March 30, 2020
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Wanted: A Pretty Einstein?

Beauty pageants per se are not objectionable, insidious propaganda is

Wanted: A Pretty Einstein?

THE arguments both for and against it are known. Beauty pageants demean women; they empower women (think of small-town girls, of career opportunities). Beauty emphasises only one aspect, the physical, to the exclusion of others; physical beauty is something to be proud of. Only tall girls with Caucasian looks can win global beauty contests; exotic Indian beauties are dazzling the world. India (or rather The Times of) produces world-class lookers; Indian only wins since it's the emerging market for foreign cosmetics.

So it runs. Ten years ago, if someone told me I could watch the Miss World contest live on my TV set, I might have considered getting some friends together, ordering in some beer and taking bets on likely winners. Politically incorrect? Absolutely. Yet, I can think of equally ambiguous pastimes that seem to rouse little of the same ire. Heavyweight boxing. Formula One racing. Critics may carp but let me posit one argument: that the world isn't perfect. We aren't perfect creatures. In our imperfect beings, we harbour strange desires to see men punch each other in the face, crash expensive cars into barriers and to see women (and men) pit their physical assets against each other.

What I find astounding though is the recent insidious propaganda accompanying the growth of the beauty pageant industry in India. Ever since Sushmita Sen walked away with the Miss Universe tiara and others followed gracefully, we have been treated to a series of perception softeners. The most prominent of these: beauty is an accomplishment, not god-given.

Consider this business about the making of a successful contestant, a project now being compared to an Olympic regimen. A newspaper report said experts started working 'on and with Mookhey ever since she was crowned Miss India runner-up in January'. The training included dress fittings, make-up, public speaking, weight training, skin care and so on. But can those nine months of training be compared to a lifetime's preparation for the Olympics?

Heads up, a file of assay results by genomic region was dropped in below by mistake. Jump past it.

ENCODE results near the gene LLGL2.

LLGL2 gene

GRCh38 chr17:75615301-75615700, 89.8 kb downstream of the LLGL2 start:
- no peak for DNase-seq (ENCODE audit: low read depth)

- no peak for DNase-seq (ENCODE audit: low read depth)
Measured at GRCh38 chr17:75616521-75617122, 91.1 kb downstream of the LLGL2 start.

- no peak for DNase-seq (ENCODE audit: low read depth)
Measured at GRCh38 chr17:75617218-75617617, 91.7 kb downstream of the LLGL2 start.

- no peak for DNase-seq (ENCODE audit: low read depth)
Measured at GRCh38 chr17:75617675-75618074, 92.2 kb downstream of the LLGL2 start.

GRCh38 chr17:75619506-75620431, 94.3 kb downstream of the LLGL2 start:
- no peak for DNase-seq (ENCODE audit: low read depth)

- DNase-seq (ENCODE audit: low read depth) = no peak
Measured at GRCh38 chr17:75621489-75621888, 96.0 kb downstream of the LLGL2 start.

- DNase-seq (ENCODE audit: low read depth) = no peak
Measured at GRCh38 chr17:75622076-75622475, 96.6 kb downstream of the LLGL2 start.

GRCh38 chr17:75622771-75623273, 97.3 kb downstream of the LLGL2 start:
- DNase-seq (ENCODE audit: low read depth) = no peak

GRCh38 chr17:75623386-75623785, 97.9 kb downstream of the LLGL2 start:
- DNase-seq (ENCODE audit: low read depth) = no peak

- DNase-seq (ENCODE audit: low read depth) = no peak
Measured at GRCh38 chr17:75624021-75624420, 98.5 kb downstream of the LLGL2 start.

But no! Now we talk about poise and the ability to answer questions. It's odd: this demand for beauty contestants to exhibit mental dexterity. Does nobody see the absurdity of treating this business with such solemnity? Contestants have claimed to read newspapers for a few weeks and practised 150 questions. Nice but not Einstein. Why should they be? Just as why should every beauty queen be forced to mouth platitudes about saving poor children. Why can't she admit she's dying to be the one posing beside Subhash Ghai when he cuts his next birthday cake?

Be that as it may. What offends me is the exaggerated significance this business has achieved in our lives. In her well-known book, Naomi Wolf talks about the role of the beauty myth in making women unthinking and avid consumers of cosmetics.

However, this is about reordering of priorities. Of giving a false sense of exaltation to something essentially trivial. That's what it isca silly endeavour turned into a national obsession. Can we now relegate it to where it belongs? To the margins of our lives. Where it can do no harm. Either way.

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